Policy issues. Some statistical initiatives aim to choose measures which relate directly to government policy - the European System of Social Indicators, for example. Many aspects of progress included in this publication are potentially useful for assessing policy. However, they were not chosen with that in mind. Measuring Australia's Progress is meant to inform public discussion of national progress, rather than be used as a scorecard for government policy.
Public opinion. Other projects in this field have asked the public about what aspects of progress should be measured. Some, such as the Tasmania Together project (see Appendix III), have been based on extensive public consultation and focus group discussions. We have not polled members of the public directly, but we have gathered broad views about what should be measured - first, by directly consulting stakeholders and experts in the fields of economic, social and environmental measurement; second, by distilling the views expressed during the ABS regular user group discussions regarding what data should be collected and published; and third, during a wide-ranging consultation process in 2001 (see Appendix II).
Whichever mechanism is used, it is important to remember that society's views of progress, and of what is important, change over time, and that there are also some aspects of progress - governance and democracy, for example - that are seen as important now, but for which there are no agreed statistical measures yet. The issue of ongoing statistical development is discussed in more detail at the end of this section.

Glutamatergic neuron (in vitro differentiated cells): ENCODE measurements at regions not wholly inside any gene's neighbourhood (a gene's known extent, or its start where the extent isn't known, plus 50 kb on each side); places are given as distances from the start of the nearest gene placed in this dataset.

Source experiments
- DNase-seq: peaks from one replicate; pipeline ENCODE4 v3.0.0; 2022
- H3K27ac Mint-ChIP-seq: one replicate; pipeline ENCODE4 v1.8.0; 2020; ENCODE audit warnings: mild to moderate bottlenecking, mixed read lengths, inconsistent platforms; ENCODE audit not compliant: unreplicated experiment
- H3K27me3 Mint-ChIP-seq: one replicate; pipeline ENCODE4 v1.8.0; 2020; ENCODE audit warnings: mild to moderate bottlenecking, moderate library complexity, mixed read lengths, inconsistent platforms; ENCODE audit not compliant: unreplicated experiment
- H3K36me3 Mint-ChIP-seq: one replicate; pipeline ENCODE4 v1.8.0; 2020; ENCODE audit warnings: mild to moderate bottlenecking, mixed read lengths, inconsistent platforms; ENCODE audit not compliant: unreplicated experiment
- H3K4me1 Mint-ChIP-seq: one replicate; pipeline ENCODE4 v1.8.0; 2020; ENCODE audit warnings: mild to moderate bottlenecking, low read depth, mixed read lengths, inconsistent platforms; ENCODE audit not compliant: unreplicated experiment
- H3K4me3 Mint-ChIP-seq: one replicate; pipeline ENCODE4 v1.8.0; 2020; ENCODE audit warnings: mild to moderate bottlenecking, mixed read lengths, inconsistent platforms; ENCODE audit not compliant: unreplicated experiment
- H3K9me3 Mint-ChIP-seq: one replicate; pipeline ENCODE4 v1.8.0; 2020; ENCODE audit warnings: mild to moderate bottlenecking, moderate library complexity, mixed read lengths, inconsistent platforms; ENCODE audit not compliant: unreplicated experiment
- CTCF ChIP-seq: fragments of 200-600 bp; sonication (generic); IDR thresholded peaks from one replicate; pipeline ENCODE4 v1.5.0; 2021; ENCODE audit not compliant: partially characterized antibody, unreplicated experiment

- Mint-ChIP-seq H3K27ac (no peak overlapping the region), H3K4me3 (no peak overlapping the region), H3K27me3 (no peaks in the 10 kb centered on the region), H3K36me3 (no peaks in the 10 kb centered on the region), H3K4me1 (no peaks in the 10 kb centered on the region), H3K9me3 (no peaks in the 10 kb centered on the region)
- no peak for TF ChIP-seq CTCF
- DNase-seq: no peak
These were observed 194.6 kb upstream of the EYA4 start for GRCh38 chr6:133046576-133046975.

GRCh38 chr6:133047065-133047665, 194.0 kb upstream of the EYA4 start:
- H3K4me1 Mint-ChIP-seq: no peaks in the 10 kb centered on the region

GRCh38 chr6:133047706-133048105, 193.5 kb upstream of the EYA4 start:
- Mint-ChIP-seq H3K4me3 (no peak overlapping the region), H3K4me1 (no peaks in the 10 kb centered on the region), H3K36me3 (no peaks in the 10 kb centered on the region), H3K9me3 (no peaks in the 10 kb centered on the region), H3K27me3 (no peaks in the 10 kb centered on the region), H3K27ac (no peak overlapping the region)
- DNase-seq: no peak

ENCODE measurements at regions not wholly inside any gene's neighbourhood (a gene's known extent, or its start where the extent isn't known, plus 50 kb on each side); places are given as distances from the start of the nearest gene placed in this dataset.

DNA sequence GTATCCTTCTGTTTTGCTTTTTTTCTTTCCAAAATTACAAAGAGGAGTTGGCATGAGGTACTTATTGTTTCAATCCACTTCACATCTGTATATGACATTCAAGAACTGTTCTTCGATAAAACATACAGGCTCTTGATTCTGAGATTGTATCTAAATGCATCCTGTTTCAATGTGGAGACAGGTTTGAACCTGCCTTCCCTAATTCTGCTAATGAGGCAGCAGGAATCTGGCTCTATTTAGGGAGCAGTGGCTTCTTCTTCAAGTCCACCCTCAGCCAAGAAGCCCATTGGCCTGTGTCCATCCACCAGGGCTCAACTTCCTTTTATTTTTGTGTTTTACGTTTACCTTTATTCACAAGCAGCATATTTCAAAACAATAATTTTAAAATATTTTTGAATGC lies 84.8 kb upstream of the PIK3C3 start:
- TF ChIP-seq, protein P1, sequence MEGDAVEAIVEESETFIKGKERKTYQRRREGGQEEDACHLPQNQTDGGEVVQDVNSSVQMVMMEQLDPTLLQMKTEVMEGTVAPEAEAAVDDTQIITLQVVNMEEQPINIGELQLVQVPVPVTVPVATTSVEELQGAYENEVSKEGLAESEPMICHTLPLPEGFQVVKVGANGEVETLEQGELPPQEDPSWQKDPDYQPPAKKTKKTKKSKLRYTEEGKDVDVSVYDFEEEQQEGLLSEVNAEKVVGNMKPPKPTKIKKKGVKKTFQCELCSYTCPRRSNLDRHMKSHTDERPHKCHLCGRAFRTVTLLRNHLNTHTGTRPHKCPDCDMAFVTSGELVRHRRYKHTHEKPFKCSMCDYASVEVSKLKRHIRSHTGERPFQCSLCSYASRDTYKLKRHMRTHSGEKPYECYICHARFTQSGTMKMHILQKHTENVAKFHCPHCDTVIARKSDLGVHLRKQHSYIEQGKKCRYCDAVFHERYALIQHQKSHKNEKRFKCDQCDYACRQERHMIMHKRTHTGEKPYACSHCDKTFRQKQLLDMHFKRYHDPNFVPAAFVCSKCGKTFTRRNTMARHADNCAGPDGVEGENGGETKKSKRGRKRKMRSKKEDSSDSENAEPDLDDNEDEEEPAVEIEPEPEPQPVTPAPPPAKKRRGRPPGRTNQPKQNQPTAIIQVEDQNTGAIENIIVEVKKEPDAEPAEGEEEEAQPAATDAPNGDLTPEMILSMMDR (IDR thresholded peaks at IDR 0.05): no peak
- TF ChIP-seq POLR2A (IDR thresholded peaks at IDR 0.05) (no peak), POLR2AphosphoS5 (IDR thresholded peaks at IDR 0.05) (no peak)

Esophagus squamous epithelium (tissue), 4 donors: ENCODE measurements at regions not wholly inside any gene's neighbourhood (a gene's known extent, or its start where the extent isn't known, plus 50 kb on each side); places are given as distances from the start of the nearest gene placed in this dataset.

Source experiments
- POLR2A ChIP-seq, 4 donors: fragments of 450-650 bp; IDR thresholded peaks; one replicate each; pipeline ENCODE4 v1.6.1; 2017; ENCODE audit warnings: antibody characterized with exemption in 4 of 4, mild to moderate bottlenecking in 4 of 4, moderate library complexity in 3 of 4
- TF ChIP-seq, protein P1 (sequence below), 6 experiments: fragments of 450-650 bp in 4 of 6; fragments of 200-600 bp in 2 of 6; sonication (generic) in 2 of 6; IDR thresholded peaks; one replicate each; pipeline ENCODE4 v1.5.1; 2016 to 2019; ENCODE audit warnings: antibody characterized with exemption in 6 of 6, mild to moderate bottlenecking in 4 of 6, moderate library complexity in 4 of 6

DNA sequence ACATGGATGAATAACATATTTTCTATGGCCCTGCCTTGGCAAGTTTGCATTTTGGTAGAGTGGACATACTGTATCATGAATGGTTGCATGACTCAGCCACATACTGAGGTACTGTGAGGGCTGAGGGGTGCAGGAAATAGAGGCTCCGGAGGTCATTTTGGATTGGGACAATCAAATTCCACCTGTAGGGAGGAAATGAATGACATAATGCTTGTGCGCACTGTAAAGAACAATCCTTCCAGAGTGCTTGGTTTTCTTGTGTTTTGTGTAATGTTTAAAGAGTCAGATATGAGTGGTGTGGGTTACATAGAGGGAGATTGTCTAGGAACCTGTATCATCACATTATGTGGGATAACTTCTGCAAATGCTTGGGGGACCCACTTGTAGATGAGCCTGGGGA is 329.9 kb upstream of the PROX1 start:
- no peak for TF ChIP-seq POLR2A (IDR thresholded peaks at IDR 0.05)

DECIDING HOW MEASURES OF PROGRESS SHOULD BE PRESENTED
Three broad approaches to presenting the chosen indicators of progress were considered - the one-number approach; the integrated accounting approach; and the suite-of-indicators approach.
The one-number approach combines information about progress across a number of fronts (such as health, wealth and the environment) into a single composite indicator. Such composite indicators can be set in contrast with narrower indicators such as GDP. The ABS considers that it is more appropriate for others to develop such composite measures (see box overleaf).